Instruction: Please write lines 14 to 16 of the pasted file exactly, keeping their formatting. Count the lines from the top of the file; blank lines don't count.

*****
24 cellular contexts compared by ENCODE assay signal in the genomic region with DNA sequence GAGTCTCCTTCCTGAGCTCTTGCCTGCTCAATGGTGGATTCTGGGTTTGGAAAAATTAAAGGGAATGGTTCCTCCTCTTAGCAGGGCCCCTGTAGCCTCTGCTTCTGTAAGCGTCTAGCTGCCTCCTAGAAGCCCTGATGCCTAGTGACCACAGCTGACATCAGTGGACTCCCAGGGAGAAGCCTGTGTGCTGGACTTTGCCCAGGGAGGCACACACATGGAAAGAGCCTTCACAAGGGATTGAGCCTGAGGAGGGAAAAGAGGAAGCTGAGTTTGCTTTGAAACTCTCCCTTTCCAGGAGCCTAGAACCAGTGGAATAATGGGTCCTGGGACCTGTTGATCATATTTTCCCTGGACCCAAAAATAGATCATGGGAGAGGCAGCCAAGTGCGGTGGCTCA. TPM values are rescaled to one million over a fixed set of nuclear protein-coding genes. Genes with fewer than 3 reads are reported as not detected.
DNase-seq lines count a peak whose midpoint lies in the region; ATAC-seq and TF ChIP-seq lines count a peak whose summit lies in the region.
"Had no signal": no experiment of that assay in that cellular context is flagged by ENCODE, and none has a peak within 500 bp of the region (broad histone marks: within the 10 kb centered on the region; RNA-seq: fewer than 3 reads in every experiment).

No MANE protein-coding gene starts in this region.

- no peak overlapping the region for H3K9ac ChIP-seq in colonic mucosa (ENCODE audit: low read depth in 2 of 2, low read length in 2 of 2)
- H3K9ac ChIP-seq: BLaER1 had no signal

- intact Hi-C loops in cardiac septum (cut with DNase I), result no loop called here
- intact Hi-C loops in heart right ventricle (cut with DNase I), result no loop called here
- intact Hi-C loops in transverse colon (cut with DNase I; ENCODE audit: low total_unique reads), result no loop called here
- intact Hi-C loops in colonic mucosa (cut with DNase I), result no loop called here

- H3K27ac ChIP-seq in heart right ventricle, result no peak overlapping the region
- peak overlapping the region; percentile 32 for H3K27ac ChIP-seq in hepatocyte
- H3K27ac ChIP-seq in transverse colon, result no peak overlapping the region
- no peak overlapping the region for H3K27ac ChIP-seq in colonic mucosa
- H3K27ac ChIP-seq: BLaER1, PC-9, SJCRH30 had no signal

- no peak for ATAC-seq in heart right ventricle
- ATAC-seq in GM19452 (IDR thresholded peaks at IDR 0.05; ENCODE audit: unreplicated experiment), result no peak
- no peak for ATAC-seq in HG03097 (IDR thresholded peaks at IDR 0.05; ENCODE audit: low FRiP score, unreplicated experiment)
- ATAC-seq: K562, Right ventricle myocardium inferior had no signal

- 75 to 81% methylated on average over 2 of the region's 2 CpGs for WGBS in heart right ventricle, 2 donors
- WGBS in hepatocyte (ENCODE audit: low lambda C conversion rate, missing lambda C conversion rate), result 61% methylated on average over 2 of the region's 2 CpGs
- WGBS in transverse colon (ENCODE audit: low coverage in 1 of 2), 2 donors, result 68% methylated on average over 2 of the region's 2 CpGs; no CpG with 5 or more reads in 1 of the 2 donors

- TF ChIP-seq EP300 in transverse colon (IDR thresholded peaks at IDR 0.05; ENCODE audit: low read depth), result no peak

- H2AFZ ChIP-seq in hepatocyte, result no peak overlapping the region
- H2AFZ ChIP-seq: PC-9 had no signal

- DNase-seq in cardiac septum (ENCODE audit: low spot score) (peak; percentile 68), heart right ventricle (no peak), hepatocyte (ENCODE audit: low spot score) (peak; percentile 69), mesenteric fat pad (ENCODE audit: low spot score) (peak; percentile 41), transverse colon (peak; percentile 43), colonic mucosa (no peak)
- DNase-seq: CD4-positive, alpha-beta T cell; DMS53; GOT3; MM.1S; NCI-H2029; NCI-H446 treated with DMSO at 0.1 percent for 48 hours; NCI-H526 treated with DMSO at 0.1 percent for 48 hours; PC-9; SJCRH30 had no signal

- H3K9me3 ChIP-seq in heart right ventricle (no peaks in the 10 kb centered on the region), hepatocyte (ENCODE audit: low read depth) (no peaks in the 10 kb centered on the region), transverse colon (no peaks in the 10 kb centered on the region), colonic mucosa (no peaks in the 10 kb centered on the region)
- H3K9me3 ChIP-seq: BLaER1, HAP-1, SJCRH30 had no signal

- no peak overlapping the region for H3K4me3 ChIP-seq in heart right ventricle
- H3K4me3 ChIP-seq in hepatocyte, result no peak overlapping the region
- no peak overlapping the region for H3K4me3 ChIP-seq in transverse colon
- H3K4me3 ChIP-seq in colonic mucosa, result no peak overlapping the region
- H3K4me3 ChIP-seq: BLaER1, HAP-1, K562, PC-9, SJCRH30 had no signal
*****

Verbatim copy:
- no peak overlapping the region for H3K27ac ChIP-seq in colonic mucosa
- H3K27ac ChIP-seq: BLaER1, PC-9, SJCRH30 had no signal

- no peak for ATAC-seq in heart right ventricle